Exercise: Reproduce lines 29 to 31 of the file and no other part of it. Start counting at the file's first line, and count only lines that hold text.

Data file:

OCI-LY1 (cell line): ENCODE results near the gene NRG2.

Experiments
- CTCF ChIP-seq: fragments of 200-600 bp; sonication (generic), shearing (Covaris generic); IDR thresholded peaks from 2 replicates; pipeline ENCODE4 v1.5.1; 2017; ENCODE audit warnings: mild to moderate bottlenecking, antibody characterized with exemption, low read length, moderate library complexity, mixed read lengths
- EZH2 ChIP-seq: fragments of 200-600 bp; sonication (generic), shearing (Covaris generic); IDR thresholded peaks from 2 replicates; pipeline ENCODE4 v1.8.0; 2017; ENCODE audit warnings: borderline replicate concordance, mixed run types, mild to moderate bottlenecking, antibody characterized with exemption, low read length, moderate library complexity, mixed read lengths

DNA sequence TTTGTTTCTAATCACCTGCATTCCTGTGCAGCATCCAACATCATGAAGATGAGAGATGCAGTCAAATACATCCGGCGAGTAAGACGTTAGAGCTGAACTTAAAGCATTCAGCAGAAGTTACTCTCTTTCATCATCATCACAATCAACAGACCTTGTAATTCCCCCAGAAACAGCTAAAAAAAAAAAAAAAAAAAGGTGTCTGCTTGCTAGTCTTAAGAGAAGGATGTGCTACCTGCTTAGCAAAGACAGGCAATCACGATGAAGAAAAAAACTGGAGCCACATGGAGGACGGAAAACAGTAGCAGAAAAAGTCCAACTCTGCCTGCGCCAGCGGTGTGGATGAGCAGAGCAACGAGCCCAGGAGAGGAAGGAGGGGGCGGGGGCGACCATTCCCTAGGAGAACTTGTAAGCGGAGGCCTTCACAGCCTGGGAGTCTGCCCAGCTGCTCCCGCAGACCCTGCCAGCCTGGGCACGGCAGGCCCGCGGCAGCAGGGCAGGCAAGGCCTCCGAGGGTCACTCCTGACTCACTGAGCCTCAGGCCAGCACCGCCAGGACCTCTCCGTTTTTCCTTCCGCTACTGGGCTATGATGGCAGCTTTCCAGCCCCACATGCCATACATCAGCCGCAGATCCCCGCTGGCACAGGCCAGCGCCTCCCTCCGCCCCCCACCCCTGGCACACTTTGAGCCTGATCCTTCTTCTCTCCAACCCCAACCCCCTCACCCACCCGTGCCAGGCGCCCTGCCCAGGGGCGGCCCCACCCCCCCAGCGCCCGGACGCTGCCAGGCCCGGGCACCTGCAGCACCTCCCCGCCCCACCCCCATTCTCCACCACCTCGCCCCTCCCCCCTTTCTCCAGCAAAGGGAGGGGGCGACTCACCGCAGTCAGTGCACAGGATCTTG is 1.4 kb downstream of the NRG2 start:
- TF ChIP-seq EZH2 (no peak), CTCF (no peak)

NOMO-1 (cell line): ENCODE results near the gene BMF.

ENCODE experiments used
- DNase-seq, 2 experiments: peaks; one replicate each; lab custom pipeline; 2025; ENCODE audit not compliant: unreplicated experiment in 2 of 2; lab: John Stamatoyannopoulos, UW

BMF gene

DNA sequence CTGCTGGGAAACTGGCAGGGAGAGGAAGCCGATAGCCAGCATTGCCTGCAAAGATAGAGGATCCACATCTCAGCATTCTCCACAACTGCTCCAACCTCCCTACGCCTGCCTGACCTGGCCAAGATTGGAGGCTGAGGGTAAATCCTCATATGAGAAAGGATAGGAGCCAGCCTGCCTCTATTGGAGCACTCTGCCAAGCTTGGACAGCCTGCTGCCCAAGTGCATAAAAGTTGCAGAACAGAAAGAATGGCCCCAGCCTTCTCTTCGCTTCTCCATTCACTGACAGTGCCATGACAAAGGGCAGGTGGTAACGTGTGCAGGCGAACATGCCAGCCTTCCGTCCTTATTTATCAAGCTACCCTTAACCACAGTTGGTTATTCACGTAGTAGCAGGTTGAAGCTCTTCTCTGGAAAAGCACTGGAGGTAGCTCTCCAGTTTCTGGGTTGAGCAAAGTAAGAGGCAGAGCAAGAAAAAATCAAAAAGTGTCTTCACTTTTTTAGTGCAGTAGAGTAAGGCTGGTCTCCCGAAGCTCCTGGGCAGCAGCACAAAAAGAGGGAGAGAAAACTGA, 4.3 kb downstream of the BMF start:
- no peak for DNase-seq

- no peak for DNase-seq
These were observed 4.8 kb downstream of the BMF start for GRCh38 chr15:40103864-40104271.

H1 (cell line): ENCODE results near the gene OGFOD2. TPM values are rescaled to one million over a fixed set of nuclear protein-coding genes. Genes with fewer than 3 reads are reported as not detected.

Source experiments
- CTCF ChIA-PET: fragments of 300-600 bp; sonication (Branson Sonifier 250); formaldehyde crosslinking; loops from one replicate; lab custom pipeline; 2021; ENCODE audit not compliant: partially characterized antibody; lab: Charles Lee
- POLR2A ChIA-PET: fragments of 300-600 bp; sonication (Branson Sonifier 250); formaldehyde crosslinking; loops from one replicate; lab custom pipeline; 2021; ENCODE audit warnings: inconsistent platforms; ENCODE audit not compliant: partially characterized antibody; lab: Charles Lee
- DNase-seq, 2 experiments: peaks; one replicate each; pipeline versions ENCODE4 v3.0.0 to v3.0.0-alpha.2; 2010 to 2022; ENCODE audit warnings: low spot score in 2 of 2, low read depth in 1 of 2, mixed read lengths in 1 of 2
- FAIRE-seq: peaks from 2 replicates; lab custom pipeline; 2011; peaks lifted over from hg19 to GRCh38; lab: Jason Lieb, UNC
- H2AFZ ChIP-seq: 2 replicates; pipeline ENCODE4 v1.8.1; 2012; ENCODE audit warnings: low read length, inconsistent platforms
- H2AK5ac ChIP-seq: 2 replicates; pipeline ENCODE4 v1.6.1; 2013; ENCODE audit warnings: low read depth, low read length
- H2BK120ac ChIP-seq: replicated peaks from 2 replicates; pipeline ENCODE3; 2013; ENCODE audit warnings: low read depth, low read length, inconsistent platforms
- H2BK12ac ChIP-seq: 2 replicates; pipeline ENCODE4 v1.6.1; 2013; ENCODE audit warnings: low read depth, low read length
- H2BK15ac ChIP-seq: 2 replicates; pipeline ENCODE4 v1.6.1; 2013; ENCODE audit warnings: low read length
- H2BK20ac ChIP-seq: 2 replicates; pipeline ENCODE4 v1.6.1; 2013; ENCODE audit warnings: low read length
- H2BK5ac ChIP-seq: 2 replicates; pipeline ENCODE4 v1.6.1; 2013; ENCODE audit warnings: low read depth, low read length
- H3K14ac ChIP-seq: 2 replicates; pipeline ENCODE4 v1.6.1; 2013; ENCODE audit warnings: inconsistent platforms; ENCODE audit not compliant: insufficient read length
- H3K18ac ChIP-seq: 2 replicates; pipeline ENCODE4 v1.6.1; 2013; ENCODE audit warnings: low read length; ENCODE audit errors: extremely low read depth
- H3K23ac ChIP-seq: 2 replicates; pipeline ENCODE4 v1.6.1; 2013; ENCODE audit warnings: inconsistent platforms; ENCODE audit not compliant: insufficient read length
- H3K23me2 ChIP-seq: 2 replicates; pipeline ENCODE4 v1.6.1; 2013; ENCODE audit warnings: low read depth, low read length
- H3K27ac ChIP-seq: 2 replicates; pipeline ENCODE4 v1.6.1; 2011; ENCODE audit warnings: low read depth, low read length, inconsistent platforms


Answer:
- H3K18ac ChIP-seq: 2 replicates; pipeline ENCODE4 v1.6.1; 2013; ENCODE audit warnings: low read length; ENCODE audit errors: extremely low read depth
- H3K23ac ChIP-seq: 2 replicates; pipeline ENCODE4 v1.6.1; 2013; ENCODE audit warnings: inconsistent platforms; ENCODE audit not compliant: insufficient read length
- H3K23me2 ChIP-seq: 2 replicates; pipeline ENCODE4 v1.6.1; 2013; ENCODE audit warnings: low read depth, low read length